Thursday, December 02, 2010

Deeshy

Deeshy ordered a taggeen of Ballyhooly and returned to his stool at the opposite end of the bar. A queer bosthoon, known to spend umpteen hours counting ceiling tiles, his trousers and coat, threadbare both, begging a seamstresses’ attention, spent his evenings eavesdropping in on the chatter and hullabaloo that filled the tavern with a buzzing din. The two woman next to him, both regaling one another with tales of misfortune and love gone bad, were sharing a package of Saltillo Crisps, made and packaged by the Coahuila Tortilla and Flatbread Co. 27 Avenida de Zaragoza, Paco Grande Texas. Cunts, he grumbled to himself, his nose twitching like a dog’s tail. The salt will surely make them drier than a empty well, pity their husbands, like fucking a sandshoe.

He order another Ballyhooly and sat ruminating over the recent loss of his favorite hat, the one with the red and black hatband. Majeklejohn’s a real boozer, chugs back a 40 ouncer every other day; every three on a leap year. Not one for the Ballyhooly, claims it brings the worse out in a man; makes him into a headcase. Not that Deeshy gives a pile, makes a counterclaim: a taggeen a day keeps the bedbugs away, cleans out the whistle-hole too. And a man with a clogged up whistle-hole is a man on the verge of collapse. Can’t inhale and exhale; goes up down the wrong tube. He first met Deeshy at the Feast of the Lamb, Deeshy having come to pay a visit to his sick aunt, a woman of uneven temper who had contracted syphilis and was unable to pry herself from bed.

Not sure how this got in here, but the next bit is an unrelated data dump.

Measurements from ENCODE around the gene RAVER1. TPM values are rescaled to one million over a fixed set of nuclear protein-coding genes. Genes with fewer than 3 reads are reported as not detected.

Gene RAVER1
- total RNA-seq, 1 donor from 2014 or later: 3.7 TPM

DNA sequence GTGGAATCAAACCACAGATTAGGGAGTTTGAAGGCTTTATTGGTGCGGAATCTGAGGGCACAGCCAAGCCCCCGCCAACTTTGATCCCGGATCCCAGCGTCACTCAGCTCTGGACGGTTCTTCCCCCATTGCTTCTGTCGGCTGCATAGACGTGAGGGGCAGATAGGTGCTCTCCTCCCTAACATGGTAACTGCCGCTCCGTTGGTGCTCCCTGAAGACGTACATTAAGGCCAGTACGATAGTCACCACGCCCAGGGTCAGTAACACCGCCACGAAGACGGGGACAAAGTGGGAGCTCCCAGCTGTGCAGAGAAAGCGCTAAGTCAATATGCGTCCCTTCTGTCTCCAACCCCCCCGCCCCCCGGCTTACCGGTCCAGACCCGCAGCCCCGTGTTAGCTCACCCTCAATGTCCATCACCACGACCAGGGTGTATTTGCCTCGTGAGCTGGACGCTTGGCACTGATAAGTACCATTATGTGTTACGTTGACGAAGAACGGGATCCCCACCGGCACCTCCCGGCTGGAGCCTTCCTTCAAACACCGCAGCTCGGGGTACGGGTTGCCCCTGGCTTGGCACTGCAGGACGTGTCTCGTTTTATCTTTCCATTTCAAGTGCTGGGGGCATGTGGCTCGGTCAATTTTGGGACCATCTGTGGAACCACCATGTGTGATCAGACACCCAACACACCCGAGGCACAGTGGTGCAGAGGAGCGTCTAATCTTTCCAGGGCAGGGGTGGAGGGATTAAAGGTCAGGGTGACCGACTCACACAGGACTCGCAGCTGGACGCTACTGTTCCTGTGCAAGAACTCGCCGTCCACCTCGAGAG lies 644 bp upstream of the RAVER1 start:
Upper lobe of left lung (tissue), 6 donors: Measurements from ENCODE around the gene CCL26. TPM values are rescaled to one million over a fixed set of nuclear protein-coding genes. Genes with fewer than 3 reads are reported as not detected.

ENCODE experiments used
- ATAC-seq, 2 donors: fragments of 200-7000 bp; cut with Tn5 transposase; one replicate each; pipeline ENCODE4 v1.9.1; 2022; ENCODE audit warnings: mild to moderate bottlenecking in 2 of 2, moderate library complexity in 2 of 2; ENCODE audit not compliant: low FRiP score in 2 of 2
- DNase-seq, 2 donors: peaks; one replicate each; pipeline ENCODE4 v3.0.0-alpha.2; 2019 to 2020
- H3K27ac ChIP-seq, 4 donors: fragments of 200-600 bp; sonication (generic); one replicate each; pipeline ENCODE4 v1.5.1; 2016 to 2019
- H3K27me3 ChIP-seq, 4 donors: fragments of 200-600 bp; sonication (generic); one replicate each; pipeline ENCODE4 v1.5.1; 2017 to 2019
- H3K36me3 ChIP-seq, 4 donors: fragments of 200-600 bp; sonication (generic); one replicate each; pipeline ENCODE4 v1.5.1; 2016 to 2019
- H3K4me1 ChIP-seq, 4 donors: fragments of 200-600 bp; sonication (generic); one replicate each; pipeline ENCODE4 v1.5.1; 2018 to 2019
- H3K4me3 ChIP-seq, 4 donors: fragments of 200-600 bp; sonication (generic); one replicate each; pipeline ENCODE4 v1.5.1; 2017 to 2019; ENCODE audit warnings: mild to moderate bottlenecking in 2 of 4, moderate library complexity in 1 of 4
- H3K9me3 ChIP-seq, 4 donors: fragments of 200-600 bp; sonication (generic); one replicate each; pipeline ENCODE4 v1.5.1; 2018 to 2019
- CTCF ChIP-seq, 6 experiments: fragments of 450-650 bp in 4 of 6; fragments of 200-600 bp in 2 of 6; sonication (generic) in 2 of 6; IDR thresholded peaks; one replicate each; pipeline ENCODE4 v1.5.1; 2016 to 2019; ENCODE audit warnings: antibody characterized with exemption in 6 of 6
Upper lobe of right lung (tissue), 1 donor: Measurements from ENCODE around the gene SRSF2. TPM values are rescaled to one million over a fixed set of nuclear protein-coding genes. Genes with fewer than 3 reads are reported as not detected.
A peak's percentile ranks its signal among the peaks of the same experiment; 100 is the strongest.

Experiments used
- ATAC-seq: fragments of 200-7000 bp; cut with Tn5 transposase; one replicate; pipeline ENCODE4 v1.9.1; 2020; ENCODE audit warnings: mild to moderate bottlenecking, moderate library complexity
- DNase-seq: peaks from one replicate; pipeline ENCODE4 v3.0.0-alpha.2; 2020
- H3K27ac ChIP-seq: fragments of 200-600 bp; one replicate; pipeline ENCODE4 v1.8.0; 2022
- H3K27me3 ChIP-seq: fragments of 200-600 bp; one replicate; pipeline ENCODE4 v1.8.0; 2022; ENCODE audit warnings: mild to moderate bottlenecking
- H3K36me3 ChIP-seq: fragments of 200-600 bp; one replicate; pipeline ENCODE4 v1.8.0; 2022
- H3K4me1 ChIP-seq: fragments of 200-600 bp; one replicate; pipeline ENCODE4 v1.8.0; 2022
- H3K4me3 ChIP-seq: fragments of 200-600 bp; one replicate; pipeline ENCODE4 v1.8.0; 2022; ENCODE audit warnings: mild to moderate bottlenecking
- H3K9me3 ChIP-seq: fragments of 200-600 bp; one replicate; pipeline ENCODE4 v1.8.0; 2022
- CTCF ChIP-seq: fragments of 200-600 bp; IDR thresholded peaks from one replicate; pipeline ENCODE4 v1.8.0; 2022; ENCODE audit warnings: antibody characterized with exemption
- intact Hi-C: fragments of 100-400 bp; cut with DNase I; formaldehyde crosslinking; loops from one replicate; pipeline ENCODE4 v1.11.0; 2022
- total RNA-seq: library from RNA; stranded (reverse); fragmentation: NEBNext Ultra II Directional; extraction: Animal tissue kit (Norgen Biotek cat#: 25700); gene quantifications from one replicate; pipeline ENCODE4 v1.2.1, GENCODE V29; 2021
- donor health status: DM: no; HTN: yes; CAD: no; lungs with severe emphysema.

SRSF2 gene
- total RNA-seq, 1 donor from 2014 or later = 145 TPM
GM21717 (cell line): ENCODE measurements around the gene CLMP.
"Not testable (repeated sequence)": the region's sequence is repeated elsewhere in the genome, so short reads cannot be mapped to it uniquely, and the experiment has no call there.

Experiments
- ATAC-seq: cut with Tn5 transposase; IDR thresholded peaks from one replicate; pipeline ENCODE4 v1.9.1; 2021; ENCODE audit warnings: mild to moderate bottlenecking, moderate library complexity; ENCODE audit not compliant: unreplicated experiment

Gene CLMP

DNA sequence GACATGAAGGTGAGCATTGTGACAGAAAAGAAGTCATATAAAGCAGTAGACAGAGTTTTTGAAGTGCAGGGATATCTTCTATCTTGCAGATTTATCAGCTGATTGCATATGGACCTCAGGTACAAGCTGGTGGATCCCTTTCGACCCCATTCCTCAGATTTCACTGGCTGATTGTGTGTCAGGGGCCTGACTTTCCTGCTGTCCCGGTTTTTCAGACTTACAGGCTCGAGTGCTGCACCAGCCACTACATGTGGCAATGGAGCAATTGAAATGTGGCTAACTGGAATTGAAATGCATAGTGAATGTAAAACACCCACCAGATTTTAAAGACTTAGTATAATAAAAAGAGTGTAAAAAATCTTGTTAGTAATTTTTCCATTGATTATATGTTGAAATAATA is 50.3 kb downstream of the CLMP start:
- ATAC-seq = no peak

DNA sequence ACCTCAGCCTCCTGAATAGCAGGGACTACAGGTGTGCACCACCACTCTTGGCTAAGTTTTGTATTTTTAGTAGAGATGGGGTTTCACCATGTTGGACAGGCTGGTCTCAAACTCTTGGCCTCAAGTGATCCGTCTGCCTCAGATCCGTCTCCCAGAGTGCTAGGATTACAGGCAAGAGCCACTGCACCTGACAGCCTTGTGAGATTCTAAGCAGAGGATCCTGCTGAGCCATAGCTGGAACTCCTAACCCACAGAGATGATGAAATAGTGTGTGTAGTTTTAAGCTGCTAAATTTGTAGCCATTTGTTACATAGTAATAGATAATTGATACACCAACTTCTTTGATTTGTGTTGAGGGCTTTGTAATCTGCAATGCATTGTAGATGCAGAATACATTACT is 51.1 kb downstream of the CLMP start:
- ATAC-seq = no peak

Having no other reason to acknowledge him than to ask him to move, for you see he was obstructing his view of the Lamb, he exclaimed ‘you, you stupid oaf, can’t you see you’re blocking my view?’ Deeshy replying in kind ‘get off my foot or I’ll smash your face!’ An awkward man he seldom spoke, worrying that a sentence would come out missing a preposition, or worse, in a language he didn’t know. Careworn with ticks that caused him no end of embarrassment, if he came upon a acquaintance in the street he would cover his face with the cuff of his greatcoat, replying to a solicitous hello with a muffled good bye, scurrying passed like a man hell-bent on meeting the noontime train.

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